OCT Insights

The Future of Commercial OCT?


The Future of Commercial OCT?

Clinical applications of advanced imaging technology

Brandon J. Lujan, MD

The future of commercial optical coherence tomography was discussed recently at the retina subspecialty day of the AAO meeting in Chicago. The most easily realized of the improvements offered there fit the general categories of the technological hurdles that were overcome in the evolution from time-domain to spectral-domain OCT: light sources and speed. Research devices have already incorporated many of these advanced capabilities into expensive in-house hardware systems that serve as a test bed for advanced development.

SDOCT systems accomplish their improvement in axial resolution over older OCT systems primarily by the increased bandwidth of their super-luminescent diode (SLD) light sources. This increase in bandwidth has allowed an improved ability to detect the precise depth of the source of reflected light from within the retina. This has translated into an increased axial resolution and the ability to discern individual retinal layers, particularly in the outer retina.

While SLDs previously only existed on expensive custom-built laboratory systems due to their expense, commercialization became possible as costs were driven down by increased use of SLDs in the telecommunications industry. This trend will continue and bandwidths likely will continue to increase.

The use of light sources that are centered at a longer wavelength, near 1 µm, are also an area of possible commercial innovation. Longer wavelengths offer the promise of improved visualization of choroidal structure.

It is intriguing to think that secrets to macular disease, as well as answers to clinical questions that affect management decisions, will be found in the choroid, but this has not (yet) been borne out. While an increased understanding of biology and the descriptions of the choroid in different types of macular pathology are scientifically interesting, the widespread commercial viability of such systems in the absence of a true, driving clinical need would be a fairly large gamble for any company to invest in beyond the value derived from having something new on the market.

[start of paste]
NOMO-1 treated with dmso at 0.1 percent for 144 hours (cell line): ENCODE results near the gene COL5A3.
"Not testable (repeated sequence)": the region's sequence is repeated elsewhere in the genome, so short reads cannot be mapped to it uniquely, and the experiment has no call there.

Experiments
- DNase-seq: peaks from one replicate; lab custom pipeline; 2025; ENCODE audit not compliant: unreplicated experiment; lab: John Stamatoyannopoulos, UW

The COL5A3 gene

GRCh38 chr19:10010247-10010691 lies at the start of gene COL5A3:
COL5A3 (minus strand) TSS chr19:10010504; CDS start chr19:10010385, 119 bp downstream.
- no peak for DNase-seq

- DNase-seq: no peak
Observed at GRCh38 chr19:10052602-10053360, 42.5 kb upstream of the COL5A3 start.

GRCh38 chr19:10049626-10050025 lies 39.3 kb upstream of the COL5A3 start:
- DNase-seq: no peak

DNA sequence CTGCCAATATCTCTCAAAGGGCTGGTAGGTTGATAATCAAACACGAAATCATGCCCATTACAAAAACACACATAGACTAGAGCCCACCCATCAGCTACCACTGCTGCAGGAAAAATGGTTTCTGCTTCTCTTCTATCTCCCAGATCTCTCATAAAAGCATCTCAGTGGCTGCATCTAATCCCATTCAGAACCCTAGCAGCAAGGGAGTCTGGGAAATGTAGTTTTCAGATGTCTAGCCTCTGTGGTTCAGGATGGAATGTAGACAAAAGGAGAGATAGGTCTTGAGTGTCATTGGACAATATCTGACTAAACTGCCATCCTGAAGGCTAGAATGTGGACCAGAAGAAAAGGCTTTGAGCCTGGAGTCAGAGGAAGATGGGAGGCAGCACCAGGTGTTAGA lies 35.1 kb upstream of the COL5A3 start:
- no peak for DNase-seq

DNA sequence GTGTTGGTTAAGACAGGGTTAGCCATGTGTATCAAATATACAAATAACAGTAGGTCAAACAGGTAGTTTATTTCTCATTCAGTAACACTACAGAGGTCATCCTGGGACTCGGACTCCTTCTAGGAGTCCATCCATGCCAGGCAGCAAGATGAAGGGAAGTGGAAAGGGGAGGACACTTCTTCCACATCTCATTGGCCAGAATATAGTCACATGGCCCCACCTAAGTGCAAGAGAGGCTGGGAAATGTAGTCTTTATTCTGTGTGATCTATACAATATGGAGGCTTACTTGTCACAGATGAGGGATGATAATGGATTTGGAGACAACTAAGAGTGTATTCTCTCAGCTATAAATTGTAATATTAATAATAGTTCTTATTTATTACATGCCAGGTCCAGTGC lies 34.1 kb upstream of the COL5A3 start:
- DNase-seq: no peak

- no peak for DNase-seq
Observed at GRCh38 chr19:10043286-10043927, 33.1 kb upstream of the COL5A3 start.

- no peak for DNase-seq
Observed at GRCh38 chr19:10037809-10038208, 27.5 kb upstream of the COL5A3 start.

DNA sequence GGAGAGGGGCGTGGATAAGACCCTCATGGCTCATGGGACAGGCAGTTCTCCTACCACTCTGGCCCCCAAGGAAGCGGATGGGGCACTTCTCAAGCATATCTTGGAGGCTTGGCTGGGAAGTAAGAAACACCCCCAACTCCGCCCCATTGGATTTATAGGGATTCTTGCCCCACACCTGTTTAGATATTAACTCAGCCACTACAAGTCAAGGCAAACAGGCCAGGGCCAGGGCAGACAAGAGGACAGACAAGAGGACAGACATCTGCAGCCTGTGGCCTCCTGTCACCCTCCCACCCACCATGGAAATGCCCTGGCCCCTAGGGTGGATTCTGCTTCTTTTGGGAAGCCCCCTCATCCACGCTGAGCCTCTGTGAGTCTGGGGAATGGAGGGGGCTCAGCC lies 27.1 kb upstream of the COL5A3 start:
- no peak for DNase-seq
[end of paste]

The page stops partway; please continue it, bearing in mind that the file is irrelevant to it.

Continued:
In SDOCT, the two-orders-of-magnitude speed increase over time-domain OCT has been obtained by eliminating the rate-limiting step of a moving reference mirror to determine depth information. This has been replaced by the use of a spectrometer and by mathematical transformations that analyze the entire reflected signal from one retinal position simultaneously. This was truly a major breakthrough in OCT technology because the increased speed has allowed for a much denser scan sampling, such that the space between individual crosssectional scans is very unlikely to containclinically relevant macular path ology. The prospect that an even higher scan density would allow the OCT to be even more sensitive to retinal pathology is intriguing, but can only be answered as faster devices are compared with existing SDOCT systems in eyes containing pathology, and this has not been done yet.

Independent of the increased scan density, the elimination of eye motion is indeed an exciting prospect for the next generation of OCT systems. The incorporation of an eye tracker into existing SDOCT systems is helpful to obtain small amounts of data from specific locations, but this is quite impractical to use to obtain a dense scan pattern.

A better solution would clearly be to have a system capable of such speed that the eye cannot possibly have considerable motion during the brief pulse of a scan. This could allow not just a more accurate and reproducible quantitation of topographic disease features, but it could also allow speckle reduction across a dense retinal volume. If this could be accomplished without a drop-off in signal quality and axial resolution and without a substantial increase in expense to manufacture, then this is the most likely direction that future commercial systems will go.

Spectral-domain OCT systems represent a major advance in OCT technology and are by no means close to obsolescence. In fact, the magnitude of the improvements in this technology compared to previous time-domain systems dwarfs any new potential innovations suggested at the AAO and in this article. Indeed, the technology of OCT far precedes the science. RP

Brandon J. Lujan, MD, performs retinal imaging research in the Roorda lab at the University of California at Berkeley, and is in practice with West Coast Retina in San Francisco. He reports no financial interest in any products mentioned in this article. He can be reached at